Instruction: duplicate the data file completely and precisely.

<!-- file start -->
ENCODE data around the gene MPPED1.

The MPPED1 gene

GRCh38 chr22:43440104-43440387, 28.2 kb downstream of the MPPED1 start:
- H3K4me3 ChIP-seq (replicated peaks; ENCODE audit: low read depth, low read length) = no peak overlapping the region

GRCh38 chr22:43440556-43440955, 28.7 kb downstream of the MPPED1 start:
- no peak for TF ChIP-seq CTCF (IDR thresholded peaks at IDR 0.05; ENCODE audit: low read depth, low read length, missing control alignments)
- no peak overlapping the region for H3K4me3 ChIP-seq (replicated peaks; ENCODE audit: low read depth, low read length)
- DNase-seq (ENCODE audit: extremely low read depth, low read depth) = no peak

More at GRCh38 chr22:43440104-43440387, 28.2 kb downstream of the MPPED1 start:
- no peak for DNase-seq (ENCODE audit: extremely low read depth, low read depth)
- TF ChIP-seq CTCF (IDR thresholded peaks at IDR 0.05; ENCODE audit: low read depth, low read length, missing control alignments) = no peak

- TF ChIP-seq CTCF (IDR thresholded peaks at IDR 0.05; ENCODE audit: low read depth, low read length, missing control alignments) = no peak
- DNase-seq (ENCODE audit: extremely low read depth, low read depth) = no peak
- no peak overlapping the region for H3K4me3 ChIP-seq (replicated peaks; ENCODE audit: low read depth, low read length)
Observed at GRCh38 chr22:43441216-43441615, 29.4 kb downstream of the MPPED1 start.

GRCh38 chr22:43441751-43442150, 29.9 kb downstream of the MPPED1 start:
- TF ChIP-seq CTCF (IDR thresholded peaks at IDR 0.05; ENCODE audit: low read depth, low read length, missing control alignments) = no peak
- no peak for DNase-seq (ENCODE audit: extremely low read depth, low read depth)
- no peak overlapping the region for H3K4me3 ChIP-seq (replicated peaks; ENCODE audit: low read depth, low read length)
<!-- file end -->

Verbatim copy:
ENCODE data around the gene MPPED1.

The MPPED1 gene

GRCh38 chr22:43440104-43440387, 28.2 kb downstream of the MPPED1 start:
- H3K4me3 ChIP-seq (replicated peaks; ENCODE audit: low read depth, low read length) = no peak overlapping the region

GRCh38 chr22:43440556-43440955, 28.7 kb downstream of the MPPED1 start:
- no peak for TF ChIP-seq CTCF (IDR thresholded peaks at IDR 0.05; ENCODE audit: low read depth, low read length, missing control alignments)
- no peak overlapping the region for H3K4me3 ChIP-seq (replicated peaks; ENCODE audit: low read depth, low read length)
- DNase-seq (ENCODE audit: extremely low read depth, low read depth) = no peak

More at GRCh38 chr22:43440104-43440387, 28.2 kb downstream of the MPPED1 start:
- no peak for DNase-seq (ENCODE audit: extremely low read depth, low read depth)
- TF ChIP-seq CTCF (IDR thresholded peaks at IDR 0.05; ENCODE audit: low read depth, low read length, missing control alignments) = no peak

- TF ChIP-seq CTCF (IDR thresholded peaks at IDR 0.05; ENCODE audit: low read depth, low read length, missing control alignments) = no peak
- DNase-seq (ENCODE audit: extremely low read depth, low read depth) = no peak
- no peak overlapping the region for H3K4me3 ChIP-seq (replicated peaks; ENCODE audit: low read depth, low read length)
Observed at GRCh38 chr22:43441216-43441615, 29.4 kb downstream of the MPPED1 start.

GRCh38 chr22:43441751-43442150, 29.9 kb downstream of the MPPED1 start:
- TF ChIP-seq CTCF (IDR thresholded peaks at IDR 0.05; ENCODE audit: low read depth, low read length, missing control alignments) = no peak
- no peak for DNase-seq (ENCODE audit: extremely low read depth, low read depth)
- no peak overlapping the region for H3K4me3 ChIP-seq (replicated peaks; ENCODE audit: low read depth, low read length)